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action amount appear applied attended become body bone-setter called causes chapter character circumstances claim common condition confidence consideration course cure death difficulty direct discovered disease doctors doubt duty effect effort entirely error especially evidence example excitement exists experience fact feeling fever followers friends give given hand hope idea important influence insanity interest kind knowledge length less look matter means medicine mental mind mode nature never object observation occur once operation opinion organ pain patient perhaps persons physician popular positive practice practitioner present principle produce profession proper prove quack quackery reader reason refer regard relation remark remedies seen sick skill sometimes success suffering supposed symptoms taken theory thing Thompsonians tion treatment true truth various whole
Page 412 - Brethren, if any of you do err from the truth, and one convert him, let him know that he which converteth a sinner from the error of his ways shall save a soul from death, and hide a multitude of sins.
Page 408 - For this is the covenant that I will make with the house of Israel after those days, saith the Lord, I will put my laws into their mind, and write them in their hearts ; and I will be to them a God, and they shall be to me a people. And they shall not teach every man his neighbour, and every man his brother, saying ; Know the Lord ; for all shall know me, from the least to the greatest.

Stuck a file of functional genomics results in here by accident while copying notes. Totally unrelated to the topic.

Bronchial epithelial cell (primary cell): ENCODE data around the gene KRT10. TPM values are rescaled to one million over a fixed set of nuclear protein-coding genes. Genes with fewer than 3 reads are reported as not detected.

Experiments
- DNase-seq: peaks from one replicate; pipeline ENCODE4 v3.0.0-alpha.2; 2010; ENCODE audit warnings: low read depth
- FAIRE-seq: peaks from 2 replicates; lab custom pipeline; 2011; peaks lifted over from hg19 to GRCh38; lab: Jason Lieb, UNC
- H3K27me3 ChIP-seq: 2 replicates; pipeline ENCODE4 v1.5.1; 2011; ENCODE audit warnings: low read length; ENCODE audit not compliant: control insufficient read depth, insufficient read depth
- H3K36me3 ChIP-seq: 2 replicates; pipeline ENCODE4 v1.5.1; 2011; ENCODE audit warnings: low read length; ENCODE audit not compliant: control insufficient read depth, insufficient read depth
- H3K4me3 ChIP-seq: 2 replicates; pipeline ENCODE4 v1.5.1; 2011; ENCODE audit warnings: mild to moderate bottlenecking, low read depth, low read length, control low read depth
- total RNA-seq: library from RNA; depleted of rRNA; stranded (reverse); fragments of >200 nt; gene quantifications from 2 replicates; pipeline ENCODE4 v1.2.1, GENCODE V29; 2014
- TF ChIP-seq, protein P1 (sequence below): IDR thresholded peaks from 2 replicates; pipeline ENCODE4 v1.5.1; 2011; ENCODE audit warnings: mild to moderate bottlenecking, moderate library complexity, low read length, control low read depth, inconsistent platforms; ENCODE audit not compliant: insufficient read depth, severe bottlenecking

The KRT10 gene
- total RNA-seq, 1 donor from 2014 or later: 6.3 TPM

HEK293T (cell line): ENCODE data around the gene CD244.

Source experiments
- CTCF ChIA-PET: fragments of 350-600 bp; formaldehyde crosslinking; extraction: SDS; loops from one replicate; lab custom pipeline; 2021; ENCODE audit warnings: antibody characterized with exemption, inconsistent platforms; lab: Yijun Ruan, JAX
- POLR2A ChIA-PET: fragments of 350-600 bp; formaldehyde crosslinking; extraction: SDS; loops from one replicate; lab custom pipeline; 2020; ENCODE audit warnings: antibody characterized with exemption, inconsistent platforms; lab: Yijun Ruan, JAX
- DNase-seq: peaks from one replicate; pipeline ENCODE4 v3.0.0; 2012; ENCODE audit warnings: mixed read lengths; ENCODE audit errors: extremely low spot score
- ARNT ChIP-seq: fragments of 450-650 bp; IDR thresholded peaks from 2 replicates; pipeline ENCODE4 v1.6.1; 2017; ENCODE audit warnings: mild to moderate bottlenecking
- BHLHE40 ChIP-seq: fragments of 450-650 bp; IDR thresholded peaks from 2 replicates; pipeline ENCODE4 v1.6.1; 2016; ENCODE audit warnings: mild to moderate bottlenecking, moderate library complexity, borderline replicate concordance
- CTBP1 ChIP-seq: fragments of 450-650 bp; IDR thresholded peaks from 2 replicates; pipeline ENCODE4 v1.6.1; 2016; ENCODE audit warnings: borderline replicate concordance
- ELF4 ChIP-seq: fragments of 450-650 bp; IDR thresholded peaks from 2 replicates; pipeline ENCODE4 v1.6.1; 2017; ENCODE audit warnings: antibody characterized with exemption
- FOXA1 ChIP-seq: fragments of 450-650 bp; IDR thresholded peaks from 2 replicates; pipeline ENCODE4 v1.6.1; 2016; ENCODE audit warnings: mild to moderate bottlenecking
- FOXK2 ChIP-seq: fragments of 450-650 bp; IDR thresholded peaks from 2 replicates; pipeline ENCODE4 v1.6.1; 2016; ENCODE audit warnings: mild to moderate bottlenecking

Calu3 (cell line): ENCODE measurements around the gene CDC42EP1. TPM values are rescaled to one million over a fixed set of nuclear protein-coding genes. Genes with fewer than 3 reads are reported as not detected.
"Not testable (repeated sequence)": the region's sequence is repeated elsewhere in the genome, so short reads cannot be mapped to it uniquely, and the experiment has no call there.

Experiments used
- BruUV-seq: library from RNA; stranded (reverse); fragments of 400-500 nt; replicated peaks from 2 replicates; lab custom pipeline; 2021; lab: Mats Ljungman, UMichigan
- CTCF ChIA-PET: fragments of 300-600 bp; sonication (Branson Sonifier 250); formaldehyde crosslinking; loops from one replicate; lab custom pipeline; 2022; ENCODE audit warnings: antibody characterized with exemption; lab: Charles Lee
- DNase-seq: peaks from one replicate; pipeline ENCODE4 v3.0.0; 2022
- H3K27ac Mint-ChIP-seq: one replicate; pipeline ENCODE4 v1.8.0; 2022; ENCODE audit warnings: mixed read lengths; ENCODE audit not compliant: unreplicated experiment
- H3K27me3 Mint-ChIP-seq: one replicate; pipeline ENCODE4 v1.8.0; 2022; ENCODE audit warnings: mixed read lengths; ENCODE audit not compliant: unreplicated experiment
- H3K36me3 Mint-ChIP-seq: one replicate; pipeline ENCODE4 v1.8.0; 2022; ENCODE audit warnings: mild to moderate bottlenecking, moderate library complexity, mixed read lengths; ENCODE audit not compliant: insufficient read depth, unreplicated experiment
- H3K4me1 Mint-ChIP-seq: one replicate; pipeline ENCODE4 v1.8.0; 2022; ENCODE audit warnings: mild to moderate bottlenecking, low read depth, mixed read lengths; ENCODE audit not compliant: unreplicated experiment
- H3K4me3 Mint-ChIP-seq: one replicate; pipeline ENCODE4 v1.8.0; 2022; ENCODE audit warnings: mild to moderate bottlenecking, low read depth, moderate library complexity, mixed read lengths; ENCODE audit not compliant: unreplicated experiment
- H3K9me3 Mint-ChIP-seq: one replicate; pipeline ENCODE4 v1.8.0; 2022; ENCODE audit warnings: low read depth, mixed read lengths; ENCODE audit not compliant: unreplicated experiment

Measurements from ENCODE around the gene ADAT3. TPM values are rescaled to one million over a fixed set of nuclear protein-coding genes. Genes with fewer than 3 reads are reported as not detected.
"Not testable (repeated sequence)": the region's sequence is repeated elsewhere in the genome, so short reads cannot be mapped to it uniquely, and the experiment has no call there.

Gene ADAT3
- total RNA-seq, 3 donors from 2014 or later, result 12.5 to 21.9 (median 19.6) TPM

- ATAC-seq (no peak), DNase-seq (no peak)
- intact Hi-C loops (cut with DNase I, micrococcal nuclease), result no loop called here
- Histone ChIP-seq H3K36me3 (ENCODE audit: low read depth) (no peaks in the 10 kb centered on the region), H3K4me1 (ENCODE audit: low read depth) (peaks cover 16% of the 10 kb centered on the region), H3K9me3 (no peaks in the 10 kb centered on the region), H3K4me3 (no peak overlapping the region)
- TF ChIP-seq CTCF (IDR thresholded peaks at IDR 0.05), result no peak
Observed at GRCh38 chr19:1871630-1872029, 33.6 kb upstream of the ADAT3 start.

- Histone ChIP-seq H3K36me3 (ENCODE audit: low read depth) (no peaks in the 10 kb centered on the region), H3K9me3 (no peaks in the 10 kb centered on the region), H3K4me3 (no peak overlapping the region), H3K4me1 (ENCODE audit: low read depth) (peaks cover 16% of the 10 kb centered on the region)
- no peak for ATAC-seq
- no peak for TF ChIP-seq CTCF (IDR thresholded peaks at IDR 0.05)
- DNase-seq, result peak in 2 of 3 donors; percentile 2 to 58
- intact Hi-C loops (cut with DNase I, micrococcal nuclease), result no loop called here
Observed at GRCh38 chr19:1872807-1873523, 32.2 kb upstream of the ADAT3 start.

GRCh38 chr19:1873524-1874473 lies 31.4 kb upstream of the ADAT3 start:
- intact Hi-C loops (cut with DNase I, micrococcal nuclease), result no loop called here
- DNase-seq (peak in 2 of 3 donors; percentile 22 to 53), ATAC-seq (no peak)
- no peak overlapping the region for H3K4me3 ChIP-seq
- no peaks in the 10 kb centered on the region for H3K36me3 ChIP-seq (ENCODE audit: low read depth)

Page 394 - When the ear heard me, then it blessed me : and when the eye saw me, it gave witness to me : because I delivered the poor that cried, and the fatherless, and him that had none to help him. The blessing of him that was ready to perish came upon me ; and I caused the widow's heart to sing for joy.
Page 432 - It often happens, in cases of sudden illness, or of recent accidents and injuries, owing to the alarm and anxiety of friends, that a number of physicians are simultaneously sent for. Under these circumstances courtesy should assign the...
Page 427 - It is also reprehensible for physicians to give certificates attesting the efficacy of patent or secret medicines, or in any way to promote the use of them.
Page 424 - The opportunity which a physician not unfrequently enjoys of promoting and strengthening the good resolutions of his patients, suffering under the consequences of vicious conduct, ought never to be neglected.
Page 432 - ... 8. A physician, when visiting a sick person in the country, may be desired to see a neighboring patient who is under the regular direction of another physician, in consequence of some sudden change or aggravation of symptoms. The conduct to be pursued on such an occasion is to give advice adapted to present circumstances; to interfere no...
Page 433 - A wealthy physician should not give advice gratis to the affluent ; because his doing so is an injury to his professional brethren. The office of a physician can never be supported as an exclusively beneficent one ; and it is defrauding, in some degree, the common funds for its support, when fees are dispensed with which might justly be claimed.
Page 432 - ... inquiries should be instituted relative to the nature of the disease, or the remedies employed, but the topics of conversation should be as foreign to the case as circumstances will admit.
Page 428 - ... not, however, to be obtruded officiously; as such unasked civility may give rise to embarrassment, or interfere with that choice, on which confidence depends. But, if a distant member of the faculty, whose circumstances are affluent, request attendance, and an honorarium be offered, it should...